• Not be in default on any state or federal student loans and not be in default on any repayment of state awards
  • Study at an approved postsecondary institution in New York State
  • Be enrolled as a full-time student (12 credits or more per semester)
  • Be charged at least $200 tuition per year
  • Meet income eligibility limitations

See TAP Eligibility & Income Limits for more details on specifics (e.g. conditions for renewal, income numbers, etc.).

How to Apply: Complete your FAFSA. At the end of the FAFSA form, you’ll find a link to the TAP application. If you missed this, don’t worry. You can go straight to the TAP application.

New York Student Scholarships

Flight 3407 Memorial Scholarship

Summary: This scholarship provides financial aid for college to children, spouses or financial dependents of individuals killed as a direct result of the crash of Continental Airlines Flight 3407 in Clarence, New York on February 12, 2009. The award covers tuition, non-tuition costs and room & board for up to four years of full-time undergraduate study (or five years in an approved five-year bachelor’s degree program) in a New York institution.

Eligibility: You must:

  • Study at an approved postsecondary institution in New York State
  • Not be in default on a state or federal student loan or on any repayment of state awards
  • Be enrolled as a full-time student (12 or more credits per semester) in an approved program of study
  • Be in good academic standing

How to Apply: Complete the separate Flight 3407 Memorial Scholarship Supplement

Flight 587 Memorial Scholarship

Summary: This scholarship provides financial aid for college to children, spouses or financial dependents of individuals killed as a direct result of the crash of American Airlines Flight 587 in the Belle Harbor neighborhood of Queens, New York on November 12, 2001. The award covers tuition, non-tuition costs and room & board for up to four years of full-time undergraduate study (or five years in an approved five-year bachelor’s degree program) in a New York institution.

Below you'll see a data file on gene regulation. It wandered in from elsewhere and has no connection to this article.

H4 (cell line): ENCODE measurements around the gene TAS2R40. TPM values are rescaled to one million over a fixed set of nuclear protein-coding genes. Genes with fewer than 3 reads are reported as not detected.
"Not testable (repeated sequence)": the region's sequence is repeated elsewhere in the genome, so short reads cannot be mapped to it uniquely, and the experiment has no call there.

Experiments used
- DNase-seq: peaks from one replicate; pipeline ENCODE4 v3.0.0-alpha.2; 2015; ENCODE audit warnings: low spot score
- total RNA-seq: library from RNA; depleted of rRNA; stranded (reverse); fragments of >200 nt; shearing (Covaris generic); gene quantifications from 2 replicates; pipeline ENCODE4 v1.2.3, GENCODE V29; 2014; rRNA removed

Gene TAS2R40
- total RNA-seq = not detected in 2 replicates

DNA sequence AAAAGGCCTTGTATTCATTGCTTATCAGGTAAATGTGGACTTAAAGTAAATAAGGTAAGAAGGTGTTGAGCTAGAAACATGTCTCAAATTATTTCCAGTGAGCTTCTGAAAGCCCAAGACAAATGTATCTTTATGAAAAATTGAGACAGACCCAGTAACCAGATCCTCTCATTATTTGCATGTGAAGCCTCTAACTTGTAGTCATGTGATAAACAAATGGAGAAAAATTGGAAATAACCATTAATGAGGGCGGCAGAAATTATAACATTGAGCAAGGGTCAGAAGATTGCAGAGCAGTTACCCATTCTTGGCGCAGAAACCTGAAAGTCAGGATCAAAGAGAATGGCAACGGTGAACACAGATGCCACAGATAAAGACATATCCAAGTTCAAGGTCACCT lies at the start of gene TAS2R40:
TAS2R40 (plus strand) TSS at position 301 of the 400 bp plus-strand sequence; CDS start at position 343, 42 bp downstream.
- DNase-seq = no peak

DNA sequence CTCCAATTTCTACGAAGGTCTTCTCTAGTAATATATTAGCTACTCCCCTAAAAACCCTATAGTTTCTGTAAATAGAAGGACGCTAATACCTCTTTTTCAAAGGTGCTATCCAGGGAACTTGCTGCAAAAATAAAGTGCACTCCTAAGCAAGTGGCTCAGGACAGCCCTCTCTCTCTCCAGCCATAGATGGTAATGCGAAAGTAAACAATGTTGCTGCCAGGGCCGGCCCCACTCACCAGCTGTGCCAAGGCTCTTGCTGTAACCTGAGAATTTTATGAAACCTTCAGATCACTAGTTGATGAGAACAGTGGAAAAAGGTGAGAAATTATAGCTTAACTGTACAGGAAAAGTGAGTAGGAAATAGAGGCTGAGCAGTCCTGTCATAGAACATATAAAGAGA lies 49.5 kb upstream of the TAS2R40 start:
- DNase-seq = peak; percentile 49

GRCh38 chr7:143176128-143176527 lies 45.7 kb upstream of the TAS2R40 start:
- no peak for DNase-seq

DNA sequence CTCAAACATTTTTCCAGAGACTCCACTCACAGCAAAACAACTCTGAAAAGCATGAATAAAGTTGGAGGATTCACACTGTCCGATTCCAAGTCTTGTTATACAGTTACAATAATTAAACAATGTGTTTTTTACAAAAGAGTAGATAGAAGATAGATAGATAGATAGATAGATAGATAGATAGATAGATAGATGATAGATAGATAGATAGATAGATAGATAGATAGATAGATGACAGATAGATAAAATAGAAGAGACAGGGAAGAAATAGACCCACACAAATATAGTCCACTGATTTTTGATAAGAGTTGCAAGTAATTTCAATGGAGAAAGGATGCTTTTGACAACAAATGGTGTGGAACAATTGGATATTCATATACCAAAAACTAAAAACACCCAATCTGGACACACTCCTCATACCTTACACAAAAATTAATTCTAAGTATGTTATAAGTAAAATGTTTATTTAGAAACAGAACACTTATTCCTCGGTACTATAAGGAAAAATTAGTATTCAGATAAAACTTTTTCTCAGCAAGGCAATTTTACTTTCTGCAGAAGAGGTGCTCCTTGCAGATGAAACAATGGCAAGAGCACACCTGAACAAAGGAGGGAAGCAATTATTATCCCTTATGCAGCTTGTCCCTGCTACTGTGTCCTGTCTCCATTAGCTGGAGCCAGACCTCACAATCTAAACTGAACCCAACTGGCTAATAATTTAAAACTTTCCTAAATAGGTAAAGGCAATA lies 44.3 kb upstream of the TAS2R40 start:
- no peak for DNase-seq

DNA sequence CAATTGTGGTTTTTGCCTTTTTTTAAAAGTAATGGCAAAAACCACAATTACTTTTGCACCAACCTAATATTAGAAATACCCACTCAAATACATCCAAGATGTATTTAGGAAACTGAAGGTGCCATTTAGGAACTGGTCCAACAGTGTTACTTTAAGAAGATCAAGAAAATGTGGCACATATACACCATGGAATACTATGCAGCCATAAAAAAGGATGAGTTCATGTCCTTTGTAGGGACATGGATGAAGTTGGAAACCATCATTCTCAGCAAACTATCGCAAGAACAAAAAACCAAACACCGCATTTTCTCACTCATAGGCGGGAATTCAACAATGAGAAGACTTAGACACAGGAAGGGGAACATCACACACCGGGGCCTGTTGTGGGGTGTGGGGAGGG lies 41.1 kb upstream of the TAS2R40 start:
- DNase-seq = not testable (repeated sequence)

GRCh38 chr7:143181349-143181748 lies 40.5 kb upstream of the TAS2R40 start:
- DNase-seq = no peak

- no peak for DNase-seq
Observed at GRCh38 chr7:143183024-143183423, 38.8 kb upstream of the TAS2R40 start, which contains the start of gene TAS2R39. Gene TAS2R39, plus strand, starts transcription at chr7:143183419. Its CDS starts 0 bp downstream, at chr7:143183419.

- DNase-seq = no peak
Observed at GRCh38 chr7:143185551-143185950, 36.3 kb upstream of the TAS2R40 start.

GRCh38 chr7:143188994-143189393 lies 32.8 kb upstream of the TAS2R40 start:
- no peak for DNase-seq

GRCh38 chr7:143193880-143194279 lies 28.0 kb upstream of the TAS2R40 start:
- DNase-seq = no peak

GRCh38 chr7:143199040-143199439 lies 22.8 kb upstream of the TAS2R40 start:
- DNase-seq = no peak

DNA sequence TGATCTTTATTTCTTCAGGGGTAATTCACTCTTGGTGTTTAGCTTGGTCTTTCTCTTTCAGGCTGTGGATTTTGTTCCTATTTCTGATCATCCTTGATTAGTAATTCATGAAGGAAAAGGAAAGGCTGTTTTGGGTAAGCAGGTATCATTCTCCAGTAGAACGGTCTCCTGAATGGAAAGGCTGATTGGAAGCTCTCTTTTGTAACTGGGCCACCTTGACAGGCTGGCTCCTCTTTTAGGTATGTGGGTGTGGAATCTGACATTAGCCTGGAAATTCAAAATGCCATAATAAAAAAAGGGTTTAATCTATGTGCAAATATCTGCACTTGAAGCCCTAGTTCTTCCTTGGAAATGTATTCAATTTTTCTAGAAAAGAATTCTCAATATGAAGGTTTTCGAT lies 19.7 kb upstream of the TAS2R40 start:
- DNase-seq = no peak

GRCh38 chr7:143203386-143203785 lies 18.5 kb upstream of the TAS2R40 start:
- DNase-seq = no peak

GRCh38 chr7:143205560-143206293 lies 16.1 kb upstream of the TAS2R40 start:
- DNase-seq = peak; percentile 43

Eligibility: You must:

  • Study at an approved postsecondary institution in New York State
  • Not be in default on a state or federal student loan or on any repayment of state awards
  • Be enrolled as a full-time student (12 or more credits per semester) in an approved program of study
  • Be in good academic standing

How to Apply: Complete the separate Flight 587 Memorial Scholarship Web Supplement.

New York State Achievement and Investment in Merit Scholarship (NY-AIMS)

Summary: NY-AIMS is a merit-based scholarship given to outstanding New York high school graduates who enroll, or plan to enroll, in a public or private New York college immediately after high school. Each awardee receives an annual award of $500 for four years of undergraduate study (or five years if the program of study normally requires that time). Scholarship recipients are selected and prioritized based on their unmet need.

NY-AIMS scholars have achieved at least two of the following at a New York high school:

  • Graduated with a GPA of 3.3 or above
  • Graduated “with honors” on a New York State Regents diploma or received a score of 3 or higher on two or more Advanced Placement (or AP) exams
  • Graduated within the top 15% of their high school class

Eligibility: Along with being an outstanding scholar (see above), you’ll also have to:

  • Be a U.S. citizen or eligible non-citizen
  • Be a legal resident of New York State and have resided in the state for 12 continuous months
  • Enroll full-time as a first-time student in an eligible New York college or university

How to Apply: Complete the separate NY-AIMS application form.

NYS Masters-in-Education Teacher Incentive Scholarship

Summary: This scholarship is aimed at outstanding undergraduates who want to pursue a master’s degree in education at a SUNY or CUNY college or university. In return for a promise to teach in a New York public elementary or secondary school for five years, the scholarship fund provides 500 students with full graduate tuition.

Eligibility: Please see HESC’s table on New York State scholarships for more information.

How to Apply: You’ll need to fill in a separate application form from HESC. Please see HESC’s table on New York State scholarships for more information.

NYS Math and Science Teaching Incentive Scholarship

Summary: This scholarship is offered to full-time undergraduate or graduate students (in approved programs) who are pursuing a math or science teaching career in secondary education (grades 7-12). In exchange for five years of full-time employment as a teacher in New York State, you may be eligible to receive an annual award for full-time study for four years of undergraduate study and one year of graduate study. This award is equal to the cost of annual tuition charged to a New York resident attending an undergraduate program at SUNY (i.e. in-state tuition), or actual tuition charged, whichever is less.